Script for the May 31st episode of the “Enjoying the Bible” podcast.


Welcome to the May 31st episode of the “Enjoying the Bible” podcast. I’m Matt Ellis, and I’m the pastor of the First Baptist Church in Polk City, Florida.

Today’s reading is in 2 Chronicles 13-14. Hopefully, you’ve already spent time in God’s Word so let’s get started.

2 Chronicles 13

The king who was guilty of stupid leadership that led to the split of the kingdom has now died. Rehoboam’s son, Abijah, now becomes king over the southern kingdom of Judah.

2 Chronicles 13:1 (CSB): “In the eighteenth year of Israel’s King Jeroboam, Abijah became king over Judah, and he reigned three years in Jerusalem…”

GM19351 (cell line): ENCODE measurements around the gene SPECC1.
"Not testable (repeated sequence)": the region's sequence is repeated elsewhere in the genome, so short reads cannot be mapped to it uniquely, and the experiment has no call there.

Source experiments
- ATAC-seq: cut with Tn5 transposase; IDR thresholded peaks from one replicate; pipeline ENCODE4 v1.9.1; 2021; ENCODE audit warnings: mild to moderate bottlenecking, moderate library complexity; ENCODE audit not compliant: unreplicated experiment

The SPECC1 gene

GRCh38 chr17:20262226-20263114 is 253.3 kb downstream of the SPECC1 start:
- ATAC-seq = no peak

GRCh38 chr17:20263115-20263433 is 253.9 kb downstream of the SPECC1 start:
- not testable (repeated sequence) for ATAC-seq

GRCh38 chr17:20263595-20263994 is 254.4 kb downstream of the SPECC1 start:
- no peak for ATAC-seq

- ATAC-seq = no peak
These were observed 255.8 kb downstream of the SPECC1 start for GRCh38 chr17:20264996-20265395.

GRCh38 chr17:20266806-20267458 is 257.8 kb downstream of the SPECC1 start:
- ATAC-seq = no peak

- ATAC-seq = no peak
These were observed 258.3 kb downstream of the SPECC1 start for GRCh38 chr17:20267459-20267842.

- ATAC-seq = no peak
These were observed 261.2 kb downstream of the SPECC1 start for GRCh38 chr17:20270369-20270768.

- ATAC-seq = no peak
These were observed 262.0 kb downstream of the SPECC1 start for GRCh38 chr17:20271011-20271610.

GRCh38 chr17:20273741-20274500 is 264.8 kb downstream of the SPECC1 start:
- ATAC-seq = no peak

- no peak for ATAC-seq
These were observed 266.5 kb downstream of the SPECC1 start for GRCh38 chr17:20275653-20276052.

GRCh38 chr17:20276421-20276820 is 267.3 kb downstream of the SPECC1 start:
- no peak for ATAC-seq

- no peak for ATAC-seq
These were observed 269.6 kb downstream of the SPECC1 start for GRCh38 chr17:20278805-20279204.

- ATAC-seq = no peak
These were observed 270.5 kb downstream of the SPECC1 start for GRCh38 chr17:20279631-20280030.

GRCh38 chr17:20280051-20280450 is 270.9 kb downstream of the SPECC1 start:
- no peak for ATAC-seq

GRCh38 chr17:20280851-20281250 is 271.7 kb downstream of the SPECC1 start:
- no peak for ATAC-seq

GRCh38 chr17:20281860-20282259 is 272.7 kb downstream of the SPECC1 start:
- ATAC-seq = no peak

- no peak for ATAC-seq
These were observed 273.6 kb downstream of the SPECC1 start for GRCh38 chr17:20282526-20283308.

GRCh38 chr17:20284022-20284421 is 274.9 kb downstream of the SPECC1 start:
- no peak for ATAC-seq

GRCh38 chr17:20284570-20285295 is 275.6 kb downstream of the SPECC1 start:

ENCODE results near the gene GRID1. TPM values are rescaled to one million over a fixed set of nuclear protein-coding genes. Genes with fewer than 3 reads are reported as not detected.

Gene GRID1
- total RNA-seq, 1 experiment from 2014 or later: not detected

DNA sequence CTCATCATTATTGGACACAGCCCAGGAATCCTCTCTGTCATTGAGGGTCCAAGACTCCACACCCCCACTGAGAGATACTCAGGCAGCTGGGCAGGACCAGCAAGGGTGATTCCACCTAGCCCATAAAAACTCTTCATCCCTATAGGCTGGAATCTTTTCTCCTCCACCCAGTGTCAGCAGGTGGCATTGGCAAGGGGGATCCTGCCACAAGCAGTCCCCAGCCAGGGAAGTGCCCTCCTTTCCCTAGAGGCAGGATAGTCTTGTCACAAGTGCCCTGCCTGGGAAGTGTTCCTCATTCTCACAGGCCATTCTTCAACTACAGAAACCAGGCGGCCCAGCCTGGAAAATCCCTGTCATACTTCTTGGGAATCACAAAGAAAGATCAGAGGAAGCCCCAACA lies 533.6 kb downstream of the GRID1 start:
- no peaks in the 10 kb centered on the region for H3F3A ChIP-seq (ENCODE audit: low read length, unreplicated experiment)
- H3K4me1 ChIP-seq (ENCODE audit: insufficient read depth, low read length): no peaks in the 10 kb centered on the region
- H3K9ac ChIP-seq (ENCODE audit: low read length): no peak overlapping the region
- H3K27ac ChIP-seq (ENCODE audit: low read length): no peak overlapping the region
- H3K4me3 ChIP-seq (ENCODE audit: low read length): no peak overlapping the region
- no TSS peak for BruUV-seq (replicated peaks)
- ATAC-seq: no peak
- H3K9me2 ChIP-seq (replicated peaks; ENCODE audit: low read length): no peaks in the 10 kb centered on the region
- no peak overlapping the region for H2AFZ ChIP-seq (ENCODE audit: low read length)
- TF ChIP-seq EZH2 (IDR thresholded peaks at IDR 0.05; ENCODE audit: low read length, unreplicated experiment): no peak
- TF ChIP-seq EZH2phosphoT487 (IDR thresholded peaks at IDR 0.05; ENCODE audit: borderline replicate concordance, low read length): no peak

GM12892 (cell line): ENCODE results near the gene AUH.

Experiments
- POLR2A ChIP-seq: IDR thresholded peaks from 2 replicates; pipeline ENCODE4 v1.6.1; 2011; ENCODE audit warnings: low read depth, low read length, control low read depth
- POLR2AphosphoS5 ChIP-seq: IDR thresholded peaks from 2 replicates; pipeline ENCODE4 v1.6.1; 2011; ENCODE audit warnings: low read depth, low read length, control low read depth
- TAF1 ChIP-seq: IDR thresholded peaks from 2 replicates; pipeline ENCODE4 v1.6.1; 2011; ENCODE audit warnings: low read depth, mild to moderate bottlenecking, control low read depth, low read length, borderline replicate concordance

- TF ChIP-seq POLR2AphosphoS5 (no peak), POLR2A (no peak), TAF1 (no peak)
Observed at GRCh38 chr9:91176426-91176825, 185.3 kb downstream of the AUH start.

At some point, King Abijah of Judah went to war against King Jeroboam of Israel. When we look at the numbers, we can’t help but think that Judah will be destroyed. Abijah had brought his army of warriors, which numbered about 400,000 men. Jeroboam arranged his mighty army of about 800,000 men.

But before the battle begins, King Abijah wants to build his case before Jeroboam’s army. We aren’t sure of Abijah’s motives, though. Is he a serious follower of the Lord who genuinely wants the people of Israel to repent and follow the Lord? Or does King Abijah simply want to conveniently use the promise given to King David to lure the people of Israel back so that Abijah’s military power and prestige can grow, satisfying a massive ego? We aren’t sure at this point.

As hundreds of thousands of troops listen, let’s also listen to what King Abijah said.